"It was a quality-of-lifestyle complete change. I couldn’t go to the restroom by myself,” Michelle Davey said.
“I couldn't take a shower by myself so they had to install handles in the shower and things throughout the house so that I could get around and function."
Michelle Davey is only 34 and recovering from a stroke.
"I had a headache for a few days prior and it was starting to get worse," Davey said.
"When I was taking a shower, I feel all tingly, droopy sensation and it was a blanket feeling that just went all over."
Symptoms she never thought would be so serious.
"At that moment, I was thinking I just need to lay down. I just need to rest. Just let me rest, but I couldn't say that to him."
Thankfully, her husband recognized something was wrong and got her to the hospital.
Davey's story isn't unique; it's happening more often to younger women.
"We see twice as many strokes as we did 20 years ago," Dr. Morgan, Vascular Neurologist at Integris said.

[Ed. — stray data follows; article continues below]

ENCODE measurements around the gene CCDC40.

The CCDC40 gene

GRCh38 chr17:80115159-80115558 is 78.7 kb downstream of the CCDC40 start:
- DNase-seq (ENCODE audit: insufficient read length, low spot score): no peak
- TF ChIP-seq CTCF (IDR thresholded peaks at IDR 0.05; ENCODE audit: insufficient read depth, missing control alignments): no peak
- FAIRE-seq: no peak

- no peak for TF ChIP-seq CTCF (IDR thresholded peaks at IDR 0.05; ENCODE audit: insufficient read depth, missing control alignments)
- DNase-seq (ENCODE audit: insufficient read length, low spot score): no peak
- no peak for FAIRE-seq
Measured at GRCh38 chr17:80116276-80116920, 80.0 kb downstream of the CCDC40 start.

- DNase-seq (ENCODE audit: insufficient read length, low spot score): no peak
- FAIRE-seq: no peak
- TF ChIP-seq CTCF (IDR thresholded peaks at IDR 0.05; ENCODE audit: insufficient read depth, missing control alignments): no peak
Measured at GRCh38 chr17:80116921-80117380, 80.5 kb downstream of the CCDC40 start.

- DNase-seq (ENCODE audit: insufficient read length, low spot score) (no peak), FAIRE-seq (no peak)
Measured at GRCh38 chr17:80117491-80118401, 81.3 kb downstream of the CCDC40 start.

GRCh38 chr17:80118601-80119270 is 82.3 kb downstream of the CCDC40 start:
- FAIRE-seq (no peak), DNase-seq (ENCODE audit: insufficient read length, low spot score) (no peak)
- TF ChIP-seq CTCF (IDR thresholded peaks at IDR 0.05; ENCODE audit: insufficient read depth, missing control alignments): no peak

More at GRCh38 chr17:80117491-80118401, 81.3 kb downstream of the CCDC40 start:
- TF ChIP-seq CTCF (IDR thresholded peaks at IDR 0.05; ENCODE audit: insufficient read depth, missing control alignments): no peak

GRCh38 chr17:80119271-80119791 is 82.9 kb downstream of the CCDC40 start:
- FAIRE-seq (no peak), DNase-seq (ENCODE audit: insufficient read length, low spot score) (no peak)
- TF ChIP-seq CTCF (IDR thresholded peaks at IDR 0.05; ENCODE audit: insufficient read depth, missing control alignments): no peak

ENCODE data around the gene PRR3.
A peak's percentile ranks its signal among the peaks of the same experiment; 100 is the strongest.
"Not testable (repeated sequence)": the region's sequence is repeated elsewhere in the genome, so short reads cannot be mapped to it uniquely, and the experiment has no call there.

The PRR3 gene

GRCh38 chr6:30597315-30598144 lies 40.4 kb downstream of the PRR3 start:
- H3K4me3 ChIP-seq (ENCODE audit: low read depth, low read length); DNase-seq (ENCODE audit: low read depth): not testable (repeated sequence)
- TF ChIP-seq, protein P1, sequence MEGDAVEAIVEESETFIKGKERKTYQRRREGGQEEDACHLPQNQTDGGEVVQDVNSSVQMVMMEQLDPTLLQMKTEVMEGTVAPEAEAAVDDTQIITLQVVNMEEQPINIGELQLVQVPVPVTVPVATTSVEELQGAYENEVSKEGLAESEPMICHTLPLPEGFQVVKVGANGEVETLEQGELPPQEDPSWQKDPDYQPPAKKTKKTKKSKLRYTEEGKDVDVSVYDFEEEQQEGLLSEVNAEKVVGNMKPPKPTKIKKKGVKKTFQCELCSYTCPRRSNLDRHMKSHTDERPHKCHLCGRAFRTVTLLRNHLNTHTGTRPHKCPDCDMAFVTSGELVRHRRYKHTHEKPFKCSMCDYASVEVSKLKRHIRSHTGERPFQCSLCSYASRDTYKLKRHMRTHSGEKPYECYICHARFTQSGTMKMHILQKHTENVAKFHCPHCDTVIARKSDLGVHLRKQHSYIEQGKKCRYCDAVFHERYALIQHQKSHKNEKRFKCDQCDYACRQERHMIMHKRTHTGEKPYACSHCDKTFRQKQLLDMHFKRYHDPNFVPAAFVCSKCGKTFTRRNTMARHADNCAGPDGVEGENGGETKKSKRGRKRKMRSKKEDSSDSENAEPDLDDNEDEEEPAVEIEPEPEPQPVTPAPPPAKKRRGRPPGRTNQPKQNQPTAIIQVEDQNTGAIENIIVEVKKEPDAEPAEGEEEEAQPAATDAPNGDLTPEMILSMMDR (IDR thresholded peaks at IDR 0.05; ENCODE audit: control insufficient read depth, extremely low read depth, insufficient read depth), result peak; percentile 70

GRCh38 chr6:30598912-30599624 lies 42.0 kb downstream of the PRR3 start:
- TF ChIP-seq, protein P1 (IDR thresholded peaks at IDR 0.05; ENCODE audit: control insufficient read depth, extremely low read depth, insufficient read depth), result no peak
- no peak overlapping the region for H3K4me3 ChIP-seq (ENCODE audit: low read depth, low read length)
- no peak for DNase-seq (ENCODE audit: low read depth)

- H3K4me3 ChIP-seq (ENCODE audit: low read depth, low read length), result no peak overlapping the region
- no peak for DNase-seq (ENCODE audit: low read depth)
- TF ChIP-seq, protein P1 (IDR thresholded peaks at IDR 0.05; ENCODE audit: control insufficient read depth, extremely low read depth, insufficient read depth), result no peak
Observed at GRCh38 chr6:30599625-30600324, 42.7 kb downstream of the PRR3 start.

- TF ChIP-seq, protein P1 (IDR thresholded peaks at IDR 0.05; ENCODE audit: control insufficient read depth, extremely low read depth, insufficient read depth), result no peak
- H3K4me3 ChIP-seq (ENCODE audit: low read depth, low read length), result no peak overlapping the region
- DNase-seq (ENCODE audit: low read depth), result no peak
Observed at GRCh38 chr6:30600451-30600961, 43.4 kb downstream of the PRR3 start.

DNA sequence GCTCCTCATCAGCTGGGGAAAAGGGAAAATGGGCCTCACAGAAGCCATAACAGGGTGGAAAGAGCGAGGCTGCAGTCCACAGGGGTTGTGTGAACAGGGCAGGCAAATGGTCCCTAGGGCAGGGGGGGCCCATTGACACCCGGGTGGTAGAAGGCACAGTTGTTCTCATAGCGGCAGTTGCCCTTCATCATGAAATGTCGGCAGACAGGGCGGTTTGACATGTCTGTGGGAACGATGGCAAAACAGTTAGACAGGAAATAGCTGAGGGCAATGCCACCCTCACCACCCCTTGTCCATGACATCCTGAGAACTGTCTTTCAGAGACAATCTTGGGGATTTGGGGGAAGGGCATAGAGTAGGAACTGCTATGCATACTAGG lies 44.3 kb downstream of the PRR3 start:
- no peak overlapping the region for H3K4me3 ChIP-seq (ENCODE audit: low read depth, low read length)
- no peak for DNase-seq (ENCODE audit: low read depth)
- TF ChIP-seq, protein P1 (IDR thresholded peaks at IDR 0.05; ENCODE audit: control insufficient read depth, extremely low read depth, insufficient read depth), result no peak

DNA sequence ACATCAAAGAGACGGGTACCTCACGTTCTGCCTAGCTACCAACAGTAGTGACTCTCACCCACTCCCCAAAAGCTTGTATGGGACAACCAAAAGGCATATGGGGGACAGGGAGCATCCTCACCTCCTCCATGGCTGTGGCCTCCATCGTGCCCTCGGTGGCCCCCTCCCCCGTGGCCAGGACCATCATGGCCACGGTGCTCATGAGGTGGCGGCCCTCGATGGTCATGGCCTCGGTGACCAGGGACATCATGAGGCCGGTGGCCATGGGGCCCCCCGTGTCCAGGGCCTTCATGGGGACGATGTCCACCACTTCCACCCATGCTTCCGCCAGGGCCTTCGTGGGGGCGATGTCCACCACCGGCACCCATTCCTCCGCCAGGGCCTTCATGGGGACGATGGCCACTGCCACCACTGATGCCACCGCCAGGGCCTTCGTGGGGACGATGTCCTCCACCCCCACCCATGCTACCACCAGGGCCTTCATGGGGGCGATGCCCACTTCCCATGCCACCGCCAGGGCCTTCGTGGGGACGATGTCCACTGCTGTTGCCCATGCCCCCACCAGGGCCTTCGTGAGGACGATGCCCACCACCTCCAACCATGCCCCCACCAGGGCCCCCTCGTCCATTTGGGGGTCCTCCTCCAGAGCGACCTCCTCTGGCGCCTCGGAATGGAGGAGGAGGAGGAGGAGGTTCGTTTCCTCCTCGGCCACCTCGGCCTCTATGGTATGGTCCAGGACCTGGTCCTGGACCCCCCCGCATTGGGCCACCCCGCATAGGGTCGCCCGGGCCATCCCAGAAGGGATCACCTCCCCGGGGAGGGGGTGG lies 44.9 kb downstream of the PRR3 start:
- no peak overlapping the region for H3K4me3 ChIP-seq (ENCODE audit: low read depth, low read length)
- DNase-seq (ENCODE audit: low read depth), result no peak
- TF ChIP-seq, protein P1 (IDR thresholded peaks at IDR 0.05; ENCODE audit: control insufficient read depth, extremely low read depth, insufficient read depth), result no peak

"Women have risk factors for stroke that men don't have. Pregnancy is a risk factor for stroke."
Migraines, estrogen, and smoking are also risk factors.
When those three or four factors are combined, Dr. Morgan said you're 1,000 times more likely to have a stroke.
Davey admits she didn't eat right - something that could have been a factor in her stroke.
"A healthy diet, regular exercise, don't let yourself be obese, and don't do drugs," Dr. Morgan said.
Now, seven months later, Davey is getting back to normal even finishing her goal of running in the Oklahoma City Memorial Marathon.
"I cried. I was like ‘Oh thank you, God.’ I didn't think I could do it. I was told I wouldn't be able to do it."